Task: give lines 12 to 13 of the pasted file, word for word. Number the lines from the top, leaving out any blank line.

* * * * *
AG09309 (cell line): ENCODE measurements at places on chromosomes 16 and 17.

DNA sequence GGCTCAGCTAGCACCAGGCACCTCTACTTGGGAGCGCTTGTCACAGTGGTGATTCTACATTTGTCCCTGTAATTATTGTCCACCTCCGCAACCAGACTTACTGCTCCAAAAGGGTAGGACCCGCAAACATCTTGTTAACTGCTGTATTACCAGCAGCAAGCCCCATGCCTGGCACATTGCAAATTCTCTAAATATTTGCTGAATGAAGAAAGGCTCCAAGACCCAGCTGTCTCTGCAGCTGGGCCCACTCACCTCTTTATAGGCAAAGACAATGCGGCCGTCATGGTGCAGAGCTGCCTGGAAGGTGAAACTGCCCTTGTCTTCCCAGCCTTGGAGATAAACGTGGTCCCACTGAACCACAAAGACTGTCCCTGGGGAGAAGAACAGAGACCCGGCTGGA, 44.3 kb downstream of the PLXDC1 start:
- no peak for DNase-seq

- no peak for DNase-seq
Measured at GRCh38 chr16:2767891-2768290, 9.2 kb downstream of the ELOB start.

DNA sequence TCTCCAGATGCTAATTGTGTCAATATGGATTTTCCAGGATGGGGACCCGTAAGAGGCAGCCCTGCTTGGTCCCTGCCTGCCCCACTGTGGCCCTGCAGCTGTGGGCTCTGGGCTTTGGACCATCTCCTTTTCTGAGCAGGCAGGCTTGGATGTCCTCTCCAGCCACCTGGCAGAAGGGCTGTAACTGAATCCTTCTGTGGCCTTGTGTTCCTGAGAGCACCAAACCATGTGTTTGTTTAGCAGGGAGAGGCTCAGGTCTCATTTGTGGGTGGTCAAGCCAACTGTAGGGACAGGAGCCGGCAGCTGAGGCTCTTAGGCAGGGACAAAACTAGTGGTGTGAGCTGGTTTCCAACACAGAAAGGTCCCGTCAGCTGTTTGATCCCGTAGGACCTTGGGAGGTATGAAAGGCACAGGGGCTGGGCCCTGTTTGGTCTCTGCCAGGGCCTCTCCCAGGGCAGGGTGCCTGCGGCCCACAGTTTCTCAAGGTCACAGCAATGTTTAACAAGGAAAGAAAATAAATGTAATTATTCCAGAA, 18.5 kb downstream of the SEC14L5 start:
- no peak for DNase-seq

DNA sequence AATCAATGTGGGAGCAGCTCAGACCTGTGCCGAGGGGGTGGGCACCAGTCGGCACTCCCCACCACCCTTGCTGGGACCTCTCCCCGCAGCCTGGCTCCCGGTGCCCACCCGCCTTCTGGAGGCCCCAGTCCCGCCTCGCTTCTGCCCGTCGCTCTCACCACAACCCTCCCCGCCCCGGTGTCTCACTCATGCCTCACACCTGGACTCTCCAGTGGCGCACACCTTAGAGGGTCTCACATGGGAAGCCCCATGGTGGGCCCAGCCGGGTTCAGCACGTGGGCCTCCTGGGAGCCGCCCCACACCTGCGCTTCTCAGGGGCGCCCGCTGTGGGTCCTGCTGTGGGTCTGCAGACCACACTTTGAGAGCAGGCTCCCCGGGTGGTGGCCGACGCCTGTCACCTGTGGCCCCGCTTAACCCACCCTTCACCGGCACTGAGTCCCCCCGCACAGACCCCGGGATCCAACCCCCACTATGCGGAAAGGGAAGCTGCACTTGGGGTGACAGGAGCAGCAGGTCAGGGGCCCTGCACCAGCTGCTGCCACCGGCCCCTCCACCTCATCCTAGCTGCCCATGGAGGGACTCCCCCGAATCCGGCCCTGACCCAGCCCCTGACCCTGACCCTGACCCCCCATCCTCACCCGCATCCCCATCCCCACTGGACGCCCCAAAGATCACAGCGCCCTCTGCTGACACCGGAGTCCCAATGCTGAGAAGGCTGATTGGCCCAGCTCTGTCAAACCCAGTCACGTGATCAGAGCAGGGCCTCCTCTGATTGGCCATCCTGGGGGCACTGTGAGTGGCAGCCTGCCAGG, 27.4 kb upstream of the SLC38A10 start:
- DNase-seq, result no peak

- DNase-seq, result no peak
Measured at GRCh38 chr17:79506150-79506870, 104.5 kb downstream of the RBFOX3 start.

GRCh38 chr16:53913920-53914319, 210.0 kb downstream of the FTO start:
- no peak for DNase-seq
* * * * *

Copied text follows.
GRCh38 chr16:53913920-53914319, 210.0 kb downstream of the FTO start:
- no peak for DNase-seq